By Natalie Richoux & Colleen McTiernan | Photos shot on-location at Dynasty CrossFit by Jimmy Ho Photography
Fumbling through the gym to find the perfect spot for a photo of the CrossFitters, I found an ideal location but it was blocked by an impenetrable (to me) wall of weights. After giving my weak arm muscles a pep-talk to kick into gear, I began attempting to move stacks of weight plates and kettlebells out of the way for that ideal shot. That’s when Katryna Stepp, a “newbie” of just over a year to CrossFit, arrived and easily whisked away weight plates and kettlebells that I struggled to move an inch and told me, “that’s exactly why I CrossFit.”
Being able to practically use workouts in your everyday life is why Stepp is a member of one of the 13,000 affiliate clubs that have ditched conventional gym workouts. “… the BIGGEST reason I still do CrossFit is the functional fitness it has allowed me to have in life. That is, I can lift my 60-pound son and not worry about throwing my back out. I can lift heavy things, carry things, move things in my life and not worry about hurting myself. I no longer have these fears, and that to me is priceless,” Stepp said.
Founded in 2000 by Greg Glassman, CrossFit offers a different workout platform than conventional “big box” gyms due to the, “constantly varied functional movements performed at high intensity” according to the official CrossFit website. A CrossFit workout often incorporates numerous exercises in a single workout session that are designed for everyone, whether you are a beginner or a 10-year veteran, which has contributed to its sharp rise in popularity in the last decade.
“One minute your [sic] lifting a heavy barbell, and the next minute you’re jumping on the rower for a sprint. It never gets boring, and that’s important to me because I can honestly see myself doing CrossFit for the rest of my life. It’s become such an important part of my routine,” said Carlee Marhefka, a dedicated CrossFitter of four years and co-owner of B3 Gym. “I had been training for a few years in a traditional boot camp class, and while I loved the workouts I was doing, I felt like I had hit a plateau. CrossFit was the opportunity to try something new, and challenge my body in a way I hadn’t done before.”
Beyond changing up things during your workout session, CrossFit focuses on Workout of the Day routines (WODs). Anyone, CrossFit member or not, can access the WOD at Crossfit.com. The WOD goes through a list of exercises that should be performed sequentially and even goes as far as specifying weight for men and women, as well as scaling up for beginners and intermediate CrossFitters. The WODs often incorporate both strength and cardio exercises into their routine such as a WOD (specifically WOD 180603) that was three rounds of 25 deadlifts followed by 1,000 meters of biking. Each day the WODs vary, with some days simply being a rest day to give your body time to recover. Aside from WODs, there is a level of coaching, support and community not found in conventional gyms and workouts according to Glassman.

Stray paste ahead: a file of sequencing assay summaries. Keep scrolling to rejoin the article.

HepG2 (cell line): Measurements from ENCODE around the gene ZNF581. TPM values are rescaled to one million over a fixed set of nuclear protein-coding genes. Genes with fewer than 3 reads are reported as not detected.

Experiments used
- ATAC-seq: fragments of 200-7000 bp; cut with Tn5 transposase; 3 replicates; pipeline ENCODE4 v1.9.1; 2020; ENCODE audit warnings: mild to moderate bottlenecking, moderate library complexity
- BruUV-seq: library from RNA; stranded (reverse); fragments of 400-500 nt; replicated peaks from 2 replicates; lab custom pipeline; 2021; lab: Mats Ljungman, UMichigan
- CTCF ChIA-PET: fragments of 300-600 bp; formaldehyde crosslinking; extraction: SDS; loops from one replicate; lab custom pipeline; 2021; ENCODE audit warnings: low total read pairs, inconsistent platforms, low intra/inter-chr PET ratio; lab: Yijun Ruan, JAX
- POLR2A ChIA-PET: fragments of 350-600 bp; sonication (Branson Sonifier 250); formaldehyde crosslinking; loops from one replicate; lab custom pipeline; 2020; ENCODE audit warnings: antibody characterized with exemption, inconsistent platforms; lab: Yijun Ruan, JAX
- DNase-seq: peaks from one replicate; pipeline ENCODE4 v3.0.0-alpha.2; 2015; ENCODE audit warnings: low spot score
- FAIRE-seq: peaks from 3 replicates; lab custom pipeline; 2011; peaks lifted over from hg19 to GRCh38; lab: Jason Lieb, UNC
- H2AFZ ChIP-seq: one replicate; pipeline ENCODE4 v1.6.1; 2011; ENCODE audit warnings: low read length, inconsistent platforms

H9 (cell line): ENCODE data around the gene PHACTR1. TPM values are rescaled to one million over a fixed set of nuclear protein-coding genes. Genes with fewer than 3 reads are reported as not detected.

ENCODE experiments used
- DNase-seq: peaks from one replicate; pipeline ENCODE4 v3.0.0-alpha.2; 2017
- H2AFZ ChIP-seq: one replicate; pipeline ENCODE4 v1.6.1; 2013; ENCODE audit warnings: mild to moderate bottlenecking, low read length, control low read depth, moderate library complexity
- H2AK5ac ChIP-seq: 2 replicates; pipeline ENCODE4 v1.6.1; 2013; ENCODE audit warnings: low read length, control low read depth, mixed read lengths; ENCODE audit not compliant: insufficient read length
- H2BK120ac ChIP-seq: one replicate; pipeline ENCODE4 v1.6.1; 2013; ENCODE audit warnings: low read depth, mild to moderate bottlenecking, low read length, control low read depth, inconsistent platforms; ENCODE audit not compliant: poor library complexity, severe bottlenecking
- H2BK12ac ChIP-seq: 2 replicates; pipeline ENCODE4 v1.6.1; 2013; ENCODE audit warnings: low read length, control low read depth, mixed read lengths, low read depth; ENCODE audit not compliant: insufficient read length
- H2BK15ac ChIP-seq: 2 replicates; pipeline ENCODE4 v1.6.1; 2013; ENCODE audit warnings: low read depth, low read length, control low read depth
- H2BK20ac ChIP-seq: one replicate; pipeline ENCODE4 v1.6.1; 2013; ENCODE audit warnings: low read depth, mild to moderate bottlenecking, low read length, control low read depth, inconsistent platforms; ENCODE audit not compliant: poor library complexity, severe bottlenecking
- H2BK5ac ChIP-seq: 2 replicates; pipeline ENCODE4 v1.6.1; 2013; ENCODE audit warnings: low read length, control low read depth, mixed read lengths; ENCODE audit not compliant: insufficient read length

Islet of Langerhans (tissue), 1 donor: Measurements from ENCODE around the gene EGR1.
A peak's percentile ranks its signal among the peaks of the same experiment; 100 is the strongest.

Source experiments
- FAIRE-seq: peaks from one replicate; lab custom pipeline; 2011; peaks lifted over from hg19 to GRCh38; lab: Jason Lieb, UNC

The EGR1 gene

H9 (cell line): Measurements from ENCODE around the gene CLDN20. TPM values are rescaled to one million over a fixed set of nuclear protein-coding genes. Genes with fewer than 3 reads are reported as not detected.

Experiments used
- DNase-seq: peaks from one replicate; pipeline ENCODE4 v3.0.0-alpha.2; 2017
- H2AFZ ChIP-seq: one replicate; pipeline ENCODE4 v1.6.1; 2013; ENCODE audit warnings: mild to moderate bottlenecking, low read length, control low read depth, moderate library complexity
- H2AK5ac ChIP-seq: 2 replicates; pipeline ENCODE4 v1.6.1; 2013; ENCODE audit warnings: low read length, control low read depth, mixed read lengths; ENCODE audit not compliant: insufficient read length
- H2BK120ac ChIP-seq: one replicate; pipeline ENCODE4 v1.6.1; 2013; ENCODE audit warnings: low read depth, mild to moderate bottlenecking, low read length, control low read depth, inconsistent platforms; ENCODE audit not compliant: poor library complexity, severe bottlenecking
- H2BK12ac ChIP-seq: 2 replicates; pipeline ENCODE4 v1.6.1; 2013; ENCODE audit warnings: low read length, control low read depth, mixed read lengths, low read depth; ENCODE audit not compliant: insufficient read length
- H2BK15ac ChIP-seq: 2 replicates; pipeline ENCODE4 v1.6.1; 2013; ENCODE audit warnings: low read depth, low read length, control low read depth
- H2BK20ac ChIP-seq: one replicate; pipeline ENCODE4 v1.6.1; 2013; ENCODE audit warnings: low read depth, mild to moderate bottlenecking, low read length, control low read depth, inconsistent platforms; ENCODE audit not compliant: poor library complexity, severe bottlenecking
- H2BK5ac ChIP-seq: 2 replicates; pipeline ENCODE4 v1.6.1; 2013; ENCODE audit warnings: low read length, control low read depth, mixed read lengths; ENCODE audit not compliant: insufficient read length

CrossFit aims to be an inclusive fitness program for everyone that, while it is high intensity, is broad and general so that people of all fitness levels, abilities, professions and fitness goals can participate. “The level of coaching that you receive is next to none,” Sherman Merricks, a nine-year CrossFit veteran and owner of Dynasty CrossFit, said. “Someone is always there to help you and make sure your form is correct. The fun is getting to hang out with like minded people that create an awesome community.”
The communities you build in a CrossFit gym go beyond just having like-minded people to workout with, but also helping build yourself as an individual. “For me, it is also about challenging myself to do things outside of my comfort zone and building confidence and strength,” said Lindsey Johnson, a CrossFit member of over two years. “Building resilience in exercise is a great way to build resilience in life.” Part of breaking out of your comfort zone and building confidence and strength comes with the opportunity to participate in CrossFit games.
“The first time I heard about CrossFit was in 2013 when I came across the CrossFit Games on ESPN. It looked like a lot of fun and something that I would enjoy doing,” said Bob Ruano, an avid CrossFit member and enthusiast. “I made my first Games appearance in 2015 and then again in 2017. This summer I’ll be making the trip once again for my 3rd time.” The CrossFit games are a three-stage season of competitions. Stage one is at your gym with your coaches scoring you; stage two is a regional, three-day competition; and stage three is the Reebok CrossFit Games, where 40 men, 40 women, 40 teams, 80 teenagers and 240 athletes in the 35-and-older masters division will compete to see who is the Fittest on Earth according to the CrossFit website. However, some people have warned of the dangers of CrossFit workouts and games training.
“I’ve heard all the negatives on CrossFit including that it’s dangerous and abusive to your body,” Ruano said. “As a Chiropractic Physician, I can honestly say if you learn the proper body mechanics [form] and not get into a rush to add intensity to your workout, you will become a stronger, more fit human.” Working out can be dangerous for any individual who does not know proper form, but with coaches and trainers there to guide you through a CrossFit routine and help you achieve your fitness goals, it may be the perfect workout option for you.